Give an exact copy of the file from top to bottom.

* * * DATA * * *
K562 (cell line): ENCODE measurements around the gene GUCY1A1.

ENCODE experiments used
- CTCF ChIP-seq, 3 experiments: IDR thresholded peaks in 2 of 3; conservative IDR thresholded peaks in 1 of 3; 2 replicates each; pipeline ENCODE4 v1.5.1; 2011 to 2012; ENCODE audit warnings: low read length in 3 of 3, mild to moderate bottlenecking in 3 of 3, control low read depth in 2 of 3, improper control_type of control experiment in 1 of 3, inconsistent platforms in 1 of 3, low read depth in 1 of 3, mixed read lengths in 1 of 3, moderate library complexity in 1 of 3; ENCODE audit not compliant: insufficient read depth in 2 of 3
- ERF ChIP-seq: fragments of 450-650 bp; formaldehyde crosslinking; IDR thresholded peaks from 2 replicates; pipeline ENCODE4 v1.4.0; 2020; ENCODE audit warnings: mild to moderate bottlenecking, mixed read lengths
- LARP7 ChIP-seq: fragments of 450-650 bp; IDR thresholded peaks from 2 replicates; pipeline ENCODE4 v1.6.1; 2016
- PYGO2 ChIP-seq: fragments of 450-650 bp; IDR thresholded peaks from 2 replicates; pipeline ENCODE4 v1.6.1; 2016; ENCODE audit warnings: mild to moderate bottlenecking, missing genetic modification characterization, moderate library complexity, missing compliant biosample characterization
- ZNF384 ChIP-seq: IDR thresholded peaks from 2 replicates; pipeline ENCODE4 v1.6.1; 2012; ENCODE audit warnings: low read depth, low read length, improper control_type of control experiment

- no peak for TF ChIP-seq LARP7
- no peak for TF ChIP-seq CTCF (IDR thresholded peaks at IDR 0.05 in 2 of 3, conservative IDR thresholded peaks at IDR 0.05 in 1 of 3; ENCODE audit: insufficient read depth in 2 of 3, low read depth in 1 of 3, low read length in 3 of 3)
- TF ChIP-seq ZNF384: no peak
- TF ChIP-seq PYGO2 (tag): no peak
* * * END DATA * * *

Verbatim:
K562 (cell line): ENCODE measurements around the gene GUCY1A1.

ENCODE experiments used
- CTCF ChIP-seq, 3 experiments: IDR thresholded peaks in 2 of 3; conservative IDR thresholded peaks in 1 of 3; 2 replicates each; pipeline ENCODE4 v1.5.1; 2011 to 2012; ENCODE audit warnings: low read length in 3 of 3, mild to moderate bottlenecking in 3 of 3, control low read depth in 2 of 3, improper control_type of control experiment in 1 of 3, inconsistent platforms in 1 of 3, low read depth in 1 of 3, mixed read lengths in 1 of 3, moderate library complexity in 1 of 3; ENCODE audit not compliant: insufficient read depth in 2 of 3
- ERF ChIP-seq: fragments of 450-650 bp; formaldehyde crosslinking; IDR thresholded peaks from 2 replicates; pipeline ENCODE4 v1.4.0; 2020; ENCODE audit warnings: mild to moderate bottlenecking, mixed read lengths
- LARP7 ChIP-seq: fragments of 450-650 bp; IDR thresholded peaks from 2 replicates; pipeline ENCODE4 v1.6.1; 2016
- PYGO2 ChIP-seq: fragments of 450-650 bp; IDR thresholded peaks from 2 replicates; pipeline ENCODE4 v1.6.1; 2016; ENCODE audit warnings: mild to moderate bottlenecking, missing genetic modification characterization, moderate library complexity, missing compliant biosample characterization
- ZNF384 ChIP-seq: IDR thresholded peaks from 2 replicates; pipeline ENCODE4 v1.6.1; 2012; ENCODE audit warnings: low read depth, low read length, improper control_type of control experiment

- no peak for TF ChIP-seq LARP7
- no peak for TF ChIP-seq CTCF (IDR thresholded peaks at IDR 0.05 in 2 of 3, conservative IDR thresholded peaks at IDR 0.05 in 1 of 3; ENCODE audit: insufficient read depth in 2 of 3, low read depth in 1 of 3, low read length in 3 of 3)
- TF ChIP-seq ZNF384: no peak
- TF ChIP-seq PYGO2 (tag): no peak